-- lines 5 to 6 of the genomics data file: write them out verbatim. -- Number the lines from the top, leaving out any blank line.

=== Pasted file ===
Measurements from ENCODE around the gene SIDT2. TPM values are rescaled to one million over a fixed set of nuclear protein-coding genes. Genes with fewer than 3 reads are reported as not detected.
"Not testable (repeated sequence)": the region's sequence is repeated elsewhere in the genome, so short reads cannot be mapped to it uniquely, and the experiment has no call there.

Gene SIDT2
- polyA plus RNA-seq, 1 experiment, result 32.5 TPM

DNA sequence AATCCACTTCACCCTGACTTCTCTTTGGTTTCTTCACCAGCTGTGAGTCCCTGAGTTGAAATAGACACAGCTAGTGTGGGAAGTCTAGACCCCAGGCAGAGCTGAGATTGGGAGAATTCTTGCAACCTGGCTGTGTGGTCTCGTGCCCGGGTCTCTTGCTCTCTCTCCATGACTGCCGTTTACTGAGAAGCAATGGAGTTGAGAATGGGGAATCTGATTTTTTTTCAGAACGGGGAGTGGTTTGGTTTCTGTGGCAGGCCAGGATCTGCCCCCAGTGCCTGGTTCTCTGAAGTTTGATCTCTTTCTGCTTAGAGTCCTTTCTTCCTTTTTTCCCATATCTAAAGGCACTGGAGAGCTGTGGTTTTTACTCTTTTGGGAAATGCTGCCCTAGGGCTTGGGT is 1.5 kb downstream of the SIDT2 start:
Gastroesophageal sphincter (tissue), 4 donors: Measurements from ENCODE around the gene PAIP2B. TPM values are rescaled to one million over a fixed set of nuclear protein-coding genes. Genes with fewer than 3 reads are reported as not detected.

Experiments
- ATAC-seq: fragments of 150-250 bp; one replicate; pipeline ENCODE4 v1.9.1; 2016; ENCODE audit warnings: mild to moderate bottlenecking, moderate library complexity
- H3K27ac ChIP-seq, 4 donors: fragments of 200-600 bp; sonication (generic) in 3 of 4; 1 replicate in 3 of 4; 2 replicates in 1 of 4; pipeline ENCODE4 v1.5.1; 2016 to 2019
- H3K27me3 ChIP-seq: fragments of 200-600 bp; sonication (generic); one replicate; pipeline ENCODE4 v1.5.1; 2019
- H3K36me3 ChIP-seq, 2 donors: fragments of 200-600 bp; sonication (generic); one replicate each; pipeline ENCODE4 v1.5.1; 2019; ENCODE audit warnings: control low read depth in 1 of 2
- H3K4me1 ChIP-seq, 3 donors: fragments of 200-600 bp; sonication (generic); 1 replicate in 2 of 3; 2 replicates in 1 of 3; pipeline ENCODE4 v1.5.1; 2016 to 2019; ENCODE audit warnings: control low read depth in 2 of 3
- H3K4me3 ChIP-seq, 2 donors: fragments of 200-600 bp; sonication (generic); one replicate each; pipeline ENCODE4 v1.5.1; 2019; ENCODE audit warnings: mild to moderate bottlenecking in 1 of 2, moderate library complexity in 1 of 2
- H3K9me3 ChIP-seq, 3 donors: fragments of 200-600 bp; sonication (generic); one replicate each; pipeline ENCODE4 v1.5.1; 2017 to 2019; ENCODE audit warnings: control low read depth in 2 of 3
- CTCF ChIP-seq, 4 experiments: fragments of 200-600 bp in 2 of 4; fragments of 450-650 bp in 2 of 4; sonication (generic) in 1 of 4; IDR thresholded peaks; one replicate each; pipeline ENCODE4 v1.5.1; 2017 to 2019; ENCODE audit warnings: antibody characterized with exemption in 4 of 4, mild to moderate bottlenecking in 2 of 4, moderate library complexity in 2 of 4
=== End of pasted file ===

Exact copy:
DNA sequence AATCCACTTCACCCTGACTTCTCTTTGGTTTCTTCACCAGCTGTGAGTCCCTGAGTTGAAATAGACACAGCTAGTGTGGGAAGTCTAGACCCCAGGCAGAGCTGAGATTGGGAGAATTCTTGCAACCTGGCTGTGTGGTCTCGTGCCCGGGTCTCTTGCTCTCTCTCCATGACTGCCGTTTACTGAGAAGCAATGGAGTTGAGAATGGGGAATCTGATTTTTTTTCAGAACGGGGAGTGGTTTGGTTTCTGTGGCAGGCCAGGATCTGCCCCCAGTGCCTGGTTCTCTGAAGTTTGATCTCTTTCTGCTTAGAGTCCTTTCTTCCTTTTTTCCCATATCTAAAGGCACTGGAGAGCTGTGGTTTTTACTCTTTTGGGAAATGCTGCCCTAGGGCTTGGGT is 1.5 kb downstream of the SIDT2 start:
Gastroesophageal sphincter (tissue), 4 donors: Measurements from ENCODE around the gene PAIP2B. TPM values are rescaled to one million over a fixed set of nuclear protein-coding genes. Genes with fewer than 3 reads are reported as not detected.